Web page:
TECHNICAL FIELD

The present invention relates to a method for detection and for amplification reactions for nucleic acid contained in a biological sample.

BACKGROUND ART

Various methods for detecting and amplifying a nucleic acid contained in a biological sample are known. For example, hybridization methods, in which a nucleic acid is detected by the presence or absence of hybridization of a probe and the target nucleic acid, and methods in which a target nucleic acid is amplified by elongating primers.

A cell contains many impurities, such as pigments and proteins, and these impurities inhibit hybridization of a probe or a primer with a target site or in annealing and reactions such as PCR. Therefore, for detection and amplification of a nucleic acid contained in a biological sample, a nucleic acid must be extracted and purified from a biological sample before employing these methods. For extraction and purification of nucleic acid, cells are lysed, and proteins are further removed using phenol, chloroform, or isoamyl alcohol. Alternatively, a method is employed in which proteins are inactivated with a surfactant or a high salt concentration and are degraded with a protease.

For concentration of a nucleic acid or removal of salts, phenol, and the like, ethanol or isopropanol is added to precipitate the nucleic acid. After a nucleic acid is purified by several such procedures including centrifugation steps, hybridization or amplification is performed.

It is known that detection and amplification of nucleic acid extracted from a biological sample such as blood, cells, and feces, and that has been purified, are inhibited by, in particular, impurities contained in the biological sample. It has been confirmed that this inhibitory effect is attenuated by adding bovine serum albumin, single-stranded DNA binding T4 gene 32 protein (gp32), betaine, proteinase inhibitors, and the like (Non-Patent Document 1).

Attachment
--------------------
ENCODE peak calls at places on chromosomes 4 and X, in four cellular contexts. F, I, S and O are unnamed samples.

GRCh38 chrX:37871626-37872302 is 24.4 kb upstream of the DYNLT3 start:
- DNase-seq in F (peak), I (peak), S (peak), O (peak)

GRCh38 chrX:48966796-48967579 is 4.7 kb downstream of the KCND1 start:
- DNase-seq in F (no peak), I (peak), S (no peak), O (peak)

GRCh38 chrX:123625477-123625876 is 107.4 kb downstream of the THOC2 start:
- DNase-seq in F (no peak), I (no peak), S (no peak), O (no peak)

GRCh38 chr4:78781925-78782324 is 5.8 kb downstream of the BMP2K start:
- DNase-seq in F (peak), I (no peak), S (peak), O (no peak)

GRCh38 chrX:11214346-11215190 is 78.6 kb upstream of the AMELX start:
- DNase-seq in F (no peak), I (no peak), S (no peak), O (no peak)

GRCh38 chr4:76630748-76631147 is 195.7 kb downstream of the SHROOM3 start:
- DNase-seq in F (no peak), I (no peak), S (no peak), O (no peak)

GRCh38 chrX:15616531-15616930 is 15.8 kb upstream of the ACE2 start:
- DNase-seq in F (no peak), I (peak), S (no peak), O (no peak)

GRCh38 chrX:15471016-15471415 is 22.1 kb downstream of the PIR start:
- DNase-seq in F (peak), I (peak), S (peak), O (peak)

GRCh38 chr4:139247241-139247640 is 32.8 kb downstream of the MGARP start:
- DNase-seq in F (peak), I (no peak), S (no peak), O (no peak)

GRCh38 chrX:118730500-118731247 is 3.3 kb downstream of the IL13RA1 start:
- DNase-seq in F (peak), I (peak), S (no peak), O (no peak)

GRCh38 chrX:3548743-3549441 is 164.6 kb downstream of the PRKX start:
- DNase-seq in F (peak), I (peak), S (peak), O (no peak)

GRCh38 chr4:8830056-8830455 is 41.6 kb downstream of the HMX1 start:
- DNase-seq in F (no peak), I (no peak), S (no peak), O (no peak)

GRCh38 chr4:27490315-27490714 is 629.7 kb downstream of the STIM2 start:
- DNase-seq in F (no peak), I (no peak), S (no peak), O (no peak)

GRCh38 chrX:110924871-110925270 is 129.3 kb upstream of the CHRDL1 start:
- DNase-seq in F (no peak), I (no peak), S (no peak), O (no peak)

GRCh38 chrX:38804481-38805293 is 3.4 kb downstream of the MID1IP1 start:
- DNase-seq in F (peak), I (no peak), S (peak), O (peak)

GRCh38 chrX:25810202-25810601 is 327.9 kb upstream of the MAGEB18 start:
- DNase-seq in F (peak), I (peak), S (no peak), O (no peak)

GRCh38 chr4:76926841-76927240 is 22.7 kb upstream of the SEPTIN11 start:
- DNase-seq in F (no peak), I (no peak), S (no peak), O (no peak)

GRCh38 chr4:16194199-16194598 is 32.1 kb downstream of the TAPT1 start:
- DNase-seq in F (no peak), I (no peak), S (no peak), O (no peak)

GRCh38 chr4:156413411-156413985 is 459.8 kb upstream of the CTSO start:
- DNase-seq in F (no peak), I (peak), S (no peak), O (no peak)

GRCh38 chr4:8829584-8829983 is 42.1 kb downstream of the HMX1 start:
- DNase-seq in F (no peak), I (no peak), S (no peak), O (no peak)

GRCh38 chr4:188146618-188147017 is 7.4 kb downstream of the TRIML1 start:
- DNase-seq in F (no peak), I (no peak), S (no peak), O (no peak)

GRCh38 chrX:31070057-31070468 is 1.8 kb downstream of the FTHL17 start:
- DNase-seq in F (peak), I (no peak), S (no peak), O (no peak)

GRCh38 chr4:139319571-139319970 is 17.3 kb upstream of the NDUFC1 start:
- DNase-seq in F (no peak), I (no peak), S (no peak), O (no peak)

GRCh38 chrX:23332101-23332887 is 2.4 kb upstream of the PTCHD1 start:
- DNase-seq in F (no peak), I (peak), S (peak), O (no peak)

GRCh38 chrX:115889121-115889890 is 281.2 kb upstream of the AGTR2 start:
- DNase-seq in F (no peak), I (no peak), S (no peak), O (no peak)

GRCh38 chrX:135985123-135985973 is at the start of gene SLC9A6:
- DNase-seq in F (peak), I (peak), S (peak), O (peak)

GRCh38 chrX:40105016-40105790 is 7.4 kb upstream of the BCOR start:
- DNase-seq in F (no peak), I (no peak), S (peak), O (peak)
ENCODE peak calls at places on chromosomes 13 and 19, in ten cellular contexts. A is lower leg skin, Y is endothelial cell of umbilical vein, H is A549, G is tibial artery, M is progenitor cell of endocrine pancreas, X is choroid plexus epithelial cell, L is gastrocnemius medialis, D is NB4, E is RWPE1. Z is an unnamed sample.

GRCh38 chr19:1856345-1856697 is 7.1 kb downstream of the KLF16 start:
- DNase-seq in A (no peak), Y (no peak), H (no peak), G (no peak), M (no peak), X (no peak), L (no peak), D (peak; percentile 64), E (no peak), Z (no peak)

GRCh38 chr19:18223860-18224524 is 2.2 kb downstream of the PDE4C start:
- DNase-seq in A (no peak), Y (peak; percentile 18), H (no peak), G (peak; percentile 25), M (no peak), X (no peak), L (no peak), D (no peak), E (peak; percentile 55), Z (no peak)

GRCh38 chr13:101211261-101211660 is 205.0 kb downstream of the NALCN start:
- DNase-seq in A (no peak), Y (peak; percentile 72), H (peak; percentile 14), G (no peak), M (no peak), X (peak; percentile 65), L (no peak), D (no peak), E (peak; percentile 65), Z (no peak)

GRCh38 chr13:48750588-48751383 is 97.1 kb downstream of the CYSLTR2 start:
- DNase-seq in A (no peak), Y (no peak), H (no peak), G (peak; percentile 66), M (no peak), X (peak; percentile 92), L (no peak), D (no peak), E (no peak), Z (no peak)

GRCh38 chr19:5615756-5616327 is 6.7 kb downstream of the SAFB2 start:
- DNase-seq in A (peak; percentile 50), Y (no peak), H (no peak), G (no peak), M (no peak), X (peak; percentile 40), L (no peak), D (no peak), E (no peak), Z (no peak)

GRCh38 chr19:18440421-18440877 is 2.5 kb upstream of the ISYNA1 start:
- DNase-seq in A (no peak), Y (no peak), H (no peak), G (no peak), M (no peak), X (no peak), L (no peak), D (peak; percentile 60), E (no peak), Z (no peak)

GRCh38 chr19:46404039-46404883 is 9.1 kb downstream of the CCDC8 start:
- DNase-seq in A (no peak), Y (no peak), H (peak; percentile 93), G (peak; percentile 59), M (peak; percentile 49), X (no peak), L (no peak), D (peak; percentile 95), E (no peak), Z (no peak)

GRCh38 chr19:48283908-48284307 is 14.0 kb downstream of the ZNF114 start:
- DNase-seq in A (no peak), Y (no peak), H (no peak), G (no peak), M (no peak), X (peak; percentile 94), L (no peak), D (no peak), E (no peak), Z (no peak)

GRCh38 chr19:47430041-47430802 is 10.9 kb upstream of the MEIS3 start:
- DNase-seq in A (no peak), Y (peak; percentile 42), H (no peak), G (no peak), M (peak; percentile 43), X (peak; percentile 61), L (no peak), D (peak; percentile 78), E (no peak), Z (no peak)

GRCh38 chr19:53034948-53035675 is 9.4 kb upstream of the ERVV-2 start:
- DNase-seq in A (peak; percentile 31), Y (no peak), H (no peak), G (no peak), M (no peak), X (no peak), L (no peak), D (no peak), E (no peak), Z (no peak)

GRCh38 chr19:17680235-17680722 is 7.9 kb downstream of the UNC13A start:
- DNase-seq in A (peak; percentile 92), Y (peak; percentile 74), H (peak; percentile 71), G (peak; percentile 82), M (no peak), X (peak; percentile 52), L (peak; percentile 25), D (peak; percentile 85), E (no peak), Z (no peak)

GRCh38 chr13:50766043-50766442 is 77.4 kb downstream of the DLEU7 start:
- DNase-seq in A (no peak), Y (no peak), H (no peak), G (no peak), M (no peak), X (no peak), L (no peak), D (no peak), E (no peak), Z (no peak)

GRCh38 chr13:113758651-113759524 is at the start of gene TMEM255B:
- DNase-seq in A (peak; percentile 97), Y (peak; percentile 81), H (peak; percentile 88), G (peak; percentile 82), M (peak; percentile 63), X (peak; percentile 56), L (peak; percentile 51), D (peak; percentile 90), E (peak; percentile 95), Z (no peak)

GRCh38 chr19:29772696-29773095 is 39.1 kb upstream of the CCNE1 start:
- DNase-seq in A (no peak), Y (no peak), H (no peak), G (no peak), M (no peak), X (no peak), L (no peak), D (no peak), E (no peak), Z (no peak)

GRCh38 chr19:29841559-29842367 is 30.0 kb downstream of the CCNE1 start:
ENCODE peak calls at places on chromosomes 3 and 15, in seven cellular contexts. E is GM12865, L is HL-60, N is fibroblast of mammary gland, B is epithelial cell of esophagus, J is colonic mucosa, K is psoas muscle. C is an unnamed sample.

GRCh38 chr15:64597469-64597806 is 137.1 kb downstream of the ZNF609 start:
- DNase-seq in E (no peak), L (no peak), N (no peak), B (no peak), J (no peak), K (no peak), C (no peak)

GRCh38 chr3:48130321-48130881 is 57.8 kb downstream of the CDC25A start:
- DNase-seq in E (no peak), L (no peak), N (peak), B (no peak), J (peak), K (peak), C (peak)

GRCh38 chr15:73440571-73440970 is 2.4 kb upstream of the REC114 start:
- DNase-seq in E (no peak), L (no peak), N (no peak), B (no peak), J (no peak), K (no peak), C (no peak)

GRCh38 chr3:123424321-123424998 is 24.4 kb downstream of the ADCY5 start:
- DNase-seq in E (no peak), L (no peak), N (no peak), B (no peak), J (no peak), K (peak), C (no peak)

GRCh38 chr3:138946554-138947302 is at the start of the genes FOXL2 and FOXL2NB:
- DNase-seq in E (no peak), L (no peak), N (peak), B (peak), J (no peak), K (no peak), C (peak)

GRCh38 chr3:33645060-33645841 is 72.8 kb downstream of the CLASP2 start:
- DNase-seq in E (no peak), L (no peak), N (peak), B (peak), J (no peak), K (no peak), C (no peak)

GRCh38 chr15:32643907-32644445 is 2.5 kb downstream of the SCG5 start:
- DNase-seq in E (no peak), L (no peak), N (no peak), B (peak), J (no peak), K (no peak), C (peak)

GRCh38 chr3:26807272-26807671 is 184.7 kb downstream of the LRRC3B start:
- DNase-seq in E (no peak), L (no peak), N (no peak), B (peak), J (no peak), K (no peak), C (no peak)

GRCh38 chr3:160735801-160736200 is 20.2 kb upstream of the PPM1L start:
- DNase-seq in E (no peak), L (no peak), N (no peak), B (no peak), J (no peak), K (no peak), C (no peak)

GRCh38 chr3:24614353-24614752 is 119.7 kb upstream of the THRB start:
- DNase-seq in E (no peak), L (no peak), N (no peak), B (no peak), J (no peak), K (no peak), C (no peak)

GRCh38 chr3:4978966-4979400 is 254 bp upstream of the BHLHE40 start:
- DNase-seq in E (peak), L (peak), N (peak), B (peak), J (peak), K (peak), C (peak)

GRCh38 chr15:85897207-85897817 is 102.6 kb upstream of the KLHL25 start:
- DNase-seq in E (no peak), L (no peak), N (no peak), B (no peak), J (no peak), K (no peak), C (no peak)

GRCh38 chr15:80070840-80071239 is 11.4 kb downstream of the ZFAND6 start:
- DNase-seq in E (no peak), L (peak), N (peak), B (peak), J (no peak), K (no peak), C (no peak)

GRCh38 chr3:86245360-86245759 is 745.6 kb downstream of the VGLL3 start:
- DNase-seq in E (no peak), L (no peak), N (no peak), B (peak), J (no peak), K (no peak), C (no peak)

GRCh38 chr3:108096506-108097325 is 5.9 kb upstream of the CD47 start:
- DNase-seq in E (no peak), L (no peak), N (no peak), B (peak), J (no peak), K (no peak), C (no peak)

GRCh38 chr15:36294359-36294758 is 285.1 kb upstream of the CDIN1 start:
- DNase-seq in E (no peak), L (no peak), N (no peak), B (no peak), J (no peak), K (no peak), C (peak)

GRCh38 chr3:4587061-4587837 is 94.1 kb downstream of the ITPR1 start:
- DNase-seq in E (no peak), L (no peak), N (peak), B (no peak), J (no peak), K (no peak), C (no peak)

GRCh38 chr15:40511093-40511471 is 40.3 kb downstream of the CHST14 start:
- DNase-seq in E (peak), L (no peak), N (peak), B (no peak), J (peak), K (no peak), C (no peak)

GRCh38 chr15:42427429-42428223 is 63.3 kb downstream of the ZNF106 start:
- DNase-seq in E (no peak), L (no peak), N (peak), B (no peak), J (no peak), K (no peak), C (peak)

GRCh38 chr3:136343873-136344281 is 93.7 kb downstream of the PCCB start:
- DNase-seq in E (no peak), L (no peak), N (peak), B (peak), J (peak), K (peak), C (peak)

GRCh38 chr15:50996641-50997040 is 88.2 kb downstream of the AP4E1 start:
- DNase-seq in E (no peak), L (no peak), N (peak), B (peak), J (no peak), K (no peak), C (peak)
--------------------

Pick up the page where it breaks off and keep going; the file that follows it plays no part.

Furthermore, it is known that, as a convenient method for preparing a template for a PCR method, cells are lysed by heating in an alkali and then neutralized to use as a template, or a nucleic acid sample can be obtained by using cells or a tissue mixed with water and heated as a template without being subjected to inhibition in a PCR analysis (Non-Patent Document 1, etc.).

It is known that it is particularly difficult to amplify a nucleic acid having a high GC content by a PCR method and that PCR amplification efficiency can be increased by adding a polyhydric alcohol and/or ammonium sulfate to the PCR reaction mixture in PCR using purified DNA having a high GC content (Patent Document 1).

Furthermore, it is known that, to increase efficiency of the nucleic acid amplification reaction, a biological sample containing the nucleic acid is treated with an acid in any step of nucleic acid extraction to remove substances interfering with nucleic acid amplification, and the obtained nucleic acid extract is used (Patent Document 2).

  • Patent Document 1: Japanese Patent Laid-Open No. 2001-352982
  • Patent Document 2: Japanese Patent Laid-Open No. 2003-159056
  • Non-Patent Document 1: J. Clin. Microbiol. 2000 December; 38(12) 4463-70
  • Non-Patent Document 2: Bio Techniques, 1998, (4), 580-582
DISCLOSURE OF THE INVENTION Problems to be Solved by the Invention

In an actual diagnostic setting, it is necessary to detect a target nucleic acid from a small amount of a sample rapidly and reliably. To this end, it is necessary to subject the nucleic acid to extraction and purification as described above. However, not only do these procedures require time and labor, but it may be difficult to remove impurities completely from some biological samples. Furthermore, there is a problem in that quantitative nucleic acid detection may be impossible because the yield of nucleic acids or the degree of removal of impurities may vary depending on the conditions of extraction and purification.

Furthermore, since nucleic acid detection techniques based on nucleic acid amplification enables detection of a trace amount of a nucleic acid, errors due to contamination are more likely to occur with more complicated steps. Therefore, when steps such as nucleic acid extraction and purification are included to remove impurities, there would be a greater chance of contamination.